Canada – “Native American Kickball”

Originally played by the Hopi Indians, this game is all about teamwork. First you create an obstacle course using anything you have hanging around (jump ropes, cones, garbage cans…whatever you have). Make as many twists and turns as you want. Then, two teams run through the course, kicking their ball forward to the end or finish line. Each team member takes a turn kicking the ball through the course, but no one player can kick the ball twice in a row. The team that finishes in the fastest amount of time wins! Add your own twists and turns to this game, and start kicking…or maybe hopping…or wheel barrowing…or skipping…you get the idea! (Source: Corbett, Doris; John Cheffers; and Eileen Crowley Sullivan; ed. Unique Games and Sports Around the World: A Reference Guide. Westport: Greenwood Press, 2001.)

United States – “Triathlon”

Inspired by tests taken by lifeguards, the triathlon started as a competition between American soldiers in Hawaii to see who was the best athlete. Talk about a test of endurance! In the triathlon, people swim, cycle and run to cross the finish line. The idea of mixing and matching sports caught on — now there’s the snow triathlon (cross country skiing, mountain biking and running), snow duathlon (running and cross country skiing) and aquathlon (swimming and running). So, what’s your –thlon? Pick two, three or four of your favorite sports or games and make your own!

(Source: Fortin, Francois. Sports: The Complete Visual Reference. Canada: Firefly Books, 2000.)

Mexico – “Los Hoyos”(“the holes”)

All this game needs is a tennis ball and some chalk. For each player, you create a hole (using chalk, a paper plate, or even digging a hole in dirt if you’re playing outside) about 10 feet away from where the players will stand. The first player rolls the ball into another player’s hole. If they miss the hole, the next player rolls the ball. If the ball lands in the hole, whoever the hole belongs to has to run to get the ball without being tagged by the other players. If the player makes it back to their standing place without being tagged, they get a point. Try out “Los Hoyos” or create your own game using just a tennis ball and chalk. See what you can come up with!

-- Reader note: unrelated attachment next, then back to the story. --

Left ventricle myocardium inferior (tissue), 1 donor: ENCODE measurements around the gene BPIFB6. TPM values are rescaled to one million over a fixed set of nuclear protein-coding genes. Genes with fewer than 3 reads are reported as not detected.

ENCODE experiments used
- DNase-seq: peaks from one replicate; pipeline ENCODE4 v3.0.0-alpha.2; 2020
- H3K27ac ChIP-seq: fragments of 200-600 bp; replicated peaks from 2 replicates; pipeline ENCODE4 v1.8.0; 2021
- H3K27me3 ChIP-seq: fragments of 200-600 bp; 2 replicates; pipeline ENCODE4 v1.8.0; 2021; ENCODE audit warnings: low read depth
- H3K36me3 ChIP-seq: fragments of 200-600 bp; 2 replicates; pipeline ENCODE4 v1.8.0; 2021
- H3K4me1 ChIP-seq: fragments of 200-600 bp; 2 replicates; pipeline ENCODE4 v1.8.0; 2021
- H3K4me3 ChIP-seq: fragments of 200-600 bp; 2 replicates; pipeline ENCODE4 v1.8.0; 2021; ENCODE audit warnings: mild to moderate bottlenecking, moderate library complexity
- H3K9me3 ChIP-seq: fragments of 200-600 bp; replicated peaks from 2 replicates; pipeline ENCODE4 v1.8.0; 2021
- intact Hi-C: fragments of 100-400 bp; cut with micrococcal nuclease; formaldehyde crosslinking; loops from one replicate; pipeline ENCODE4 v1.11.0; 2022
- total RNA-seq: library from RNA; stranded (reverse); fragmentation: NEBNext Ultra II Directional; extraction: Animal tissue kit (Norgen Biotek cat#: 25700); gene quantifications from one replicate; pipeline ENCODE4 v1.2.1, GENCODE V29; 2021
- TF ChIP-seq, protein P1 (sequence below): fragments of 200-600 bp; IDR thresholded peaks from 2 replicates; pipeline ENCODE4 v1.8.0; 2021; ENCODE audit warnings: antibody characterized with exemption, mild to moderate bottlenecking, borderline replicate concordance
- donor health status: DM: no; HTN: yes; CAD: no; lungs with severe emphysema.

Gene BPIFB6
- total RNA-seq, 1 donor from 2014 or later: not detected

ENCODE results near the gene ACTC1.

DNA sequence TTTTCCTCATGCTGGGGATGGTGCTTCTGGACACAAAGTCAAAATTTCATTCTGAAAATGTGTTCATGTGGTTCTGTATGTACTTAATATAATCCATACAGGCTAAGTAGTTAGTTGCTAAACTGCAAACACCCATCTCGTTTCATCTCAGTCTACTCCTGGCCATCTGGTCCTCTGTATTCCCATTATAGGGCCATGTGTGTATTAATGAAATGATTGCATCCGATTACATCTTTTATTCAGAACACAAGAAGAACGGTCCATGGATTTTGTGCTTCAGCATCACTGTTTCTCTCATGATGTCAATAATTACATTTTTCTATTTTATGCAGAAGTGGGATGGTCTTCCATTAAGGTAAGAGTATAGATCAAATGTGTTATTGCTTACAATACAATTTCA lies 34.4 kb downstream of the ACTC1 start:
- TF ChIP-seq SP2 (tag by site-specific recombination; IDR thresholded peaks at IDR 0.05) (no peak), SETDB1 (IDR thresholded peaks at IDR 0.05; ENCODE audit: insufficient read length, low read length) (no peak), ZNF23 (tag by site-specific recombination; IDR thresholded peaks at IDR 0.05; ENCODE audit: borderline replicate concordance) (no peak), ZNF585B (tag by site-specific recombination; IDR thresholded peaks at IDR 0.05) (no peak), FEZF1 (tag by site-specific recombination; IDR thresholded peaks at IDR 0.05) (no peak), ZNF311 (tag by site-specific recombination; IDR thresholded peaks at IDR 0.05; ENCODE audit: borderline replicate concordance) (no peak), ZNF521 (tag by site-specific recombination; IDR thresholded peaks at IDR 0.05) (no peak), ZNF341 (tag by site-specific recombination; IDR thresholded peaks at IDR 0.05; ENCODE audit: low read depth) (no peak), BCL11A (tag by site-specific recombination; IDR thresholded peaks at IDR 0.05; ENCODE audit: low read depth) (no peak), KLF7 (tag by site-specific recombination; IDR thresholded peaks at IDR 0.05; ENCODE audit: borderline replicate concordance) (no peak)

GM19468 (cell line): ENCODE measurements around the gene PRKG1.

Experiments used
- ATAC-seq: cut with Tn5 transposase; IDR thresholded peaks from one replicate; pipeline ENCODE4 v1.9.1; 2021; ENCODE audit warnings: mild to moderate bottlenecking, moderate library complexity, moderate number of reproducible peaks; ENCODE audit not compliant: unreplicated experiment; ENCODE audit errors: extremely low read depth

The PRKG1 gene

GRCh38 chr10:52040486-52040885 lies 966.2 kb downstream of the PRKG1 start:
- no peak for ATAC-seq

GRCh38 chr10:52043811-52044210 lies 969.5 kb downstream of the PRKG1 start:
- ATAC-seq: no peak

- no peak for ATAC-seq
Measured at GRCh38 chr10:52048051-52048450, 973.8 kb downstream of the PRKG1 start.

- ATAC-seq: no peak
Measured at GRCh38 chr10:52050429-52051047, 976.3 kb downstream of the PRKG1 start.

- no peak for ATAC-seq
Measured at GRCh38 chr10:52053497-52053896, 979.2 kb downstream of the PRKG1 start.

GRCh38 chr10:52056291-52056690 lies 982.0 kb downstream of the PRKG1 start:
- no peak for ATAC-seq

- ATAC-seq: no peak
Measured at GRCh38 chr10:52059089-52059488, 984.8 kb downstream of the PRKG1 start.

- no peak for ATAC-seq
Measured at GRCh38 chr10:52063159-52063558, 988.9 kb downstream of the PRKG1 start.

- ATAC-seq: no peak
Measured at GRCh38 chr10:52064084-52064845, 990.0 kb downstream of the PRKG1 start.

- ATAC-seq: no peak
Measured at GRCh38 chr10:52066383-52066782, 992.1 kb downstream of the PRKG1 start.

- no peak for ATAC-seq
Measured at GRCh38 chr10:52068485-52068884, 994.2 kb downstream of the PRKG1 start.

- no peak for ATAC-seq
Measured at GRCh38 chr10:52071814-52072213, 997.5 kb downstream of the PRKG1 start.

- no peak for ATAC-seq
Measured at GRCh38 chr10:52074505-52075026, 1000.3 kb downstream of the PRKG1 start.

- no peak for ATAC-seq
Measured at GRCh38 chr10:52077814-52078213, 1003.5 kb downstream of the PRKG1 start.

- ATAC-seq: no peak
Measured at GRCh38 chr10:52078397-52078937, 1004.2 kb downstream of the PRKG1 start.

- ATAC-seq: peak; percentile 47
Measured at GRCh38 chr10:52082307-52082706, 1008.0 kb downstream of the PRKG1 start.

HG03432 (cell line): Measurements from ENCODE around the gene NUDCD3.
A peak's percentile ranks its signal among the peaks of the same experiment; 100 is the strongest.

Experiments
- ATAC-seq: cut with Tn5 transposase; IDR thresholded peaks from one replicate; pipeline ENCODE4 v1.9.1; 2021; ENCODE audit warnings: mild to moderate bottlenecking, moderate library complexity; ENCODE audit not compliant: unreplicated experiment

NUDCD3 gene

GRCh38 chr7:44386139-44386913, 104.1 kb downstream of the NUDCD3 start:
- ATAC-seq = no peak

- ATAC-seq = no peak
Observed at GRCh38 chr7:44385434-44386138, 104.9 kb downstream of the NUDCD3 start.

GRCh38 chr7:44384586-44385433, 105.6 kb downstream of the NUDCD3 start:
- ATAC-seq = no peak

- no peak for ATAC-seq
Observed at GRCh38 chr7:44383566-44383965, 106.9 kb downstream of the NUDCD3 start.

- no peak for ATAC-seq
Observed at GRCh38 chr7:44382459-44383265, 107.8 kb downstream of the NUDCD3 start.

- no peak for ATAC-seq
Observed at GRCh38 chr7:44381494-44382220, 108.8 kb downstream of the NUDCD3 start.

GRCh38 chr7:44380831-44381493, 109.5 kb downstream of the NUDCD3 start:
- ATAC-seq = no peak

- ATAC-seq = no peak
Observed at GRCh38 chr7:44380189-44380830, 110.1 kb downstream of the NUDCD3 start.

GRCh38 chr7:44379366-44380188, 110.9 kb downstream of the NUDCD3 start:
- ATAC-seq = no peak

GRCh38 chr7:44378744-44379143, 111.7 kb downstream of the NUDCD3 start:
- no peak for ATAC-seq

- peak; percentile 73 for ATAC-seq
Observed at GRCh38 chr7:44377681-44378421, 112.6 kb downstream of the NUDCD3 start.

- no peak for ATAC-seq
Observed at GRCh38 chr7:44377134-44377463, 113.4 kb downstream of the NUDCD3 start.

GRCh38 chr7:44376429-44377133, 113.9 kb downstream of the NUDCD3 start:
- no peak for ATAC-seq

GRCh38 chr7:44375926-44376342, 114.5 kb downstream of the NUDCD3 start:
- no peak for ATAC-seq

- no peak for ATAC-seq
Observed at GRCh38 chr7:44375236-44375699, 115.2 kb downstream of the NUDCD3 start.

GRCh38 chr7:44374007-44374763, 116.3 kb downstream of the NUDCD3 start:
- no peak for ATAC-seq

(Source: Erlbach, Arlene. Sidewalk Games Around the World. Brookfield: The Millbrook Press, 1997.)

Nigeria – “Big Snake”

This is not your ordinary tag! As the “snake” tags other players, they join hands and the snake becomes longer. Only the head and tail of the snake can tag people. If players in the snake break hands, runners can tag the snake and send it home (an area you choose before starting the game). If the snake is long enough, it can encircle players to try and tag them. In China, in a similar game called “Chase the Dragon’s Tail,” the players start out as a long dragon and the “head” tries to tag the “tail” as the players in between do their best to prevent it. What’s your version of tag? Name it. Play it. Pass it on.

(Source: Corbett, Doris; John Cheffers; and Eileen Crowley Sullivan, ed. Unique Games and Sports Around the World: A Reference Guide. Westport: Greenwood Press, 2001.)

Page 4

Dear Parents and Guardians,

We’re letting you know that your kids are about to take a journey. But no permission slip is necessary. It’s a journey of play. As a parent or guardian, you want the very best for your child — the best education, the best opportunities, the best future. Maybe they’ll grow up to be a scientist or an athlete or a writer or a teacher. But, one thing is very critical no matter what they become — they should have the best of health.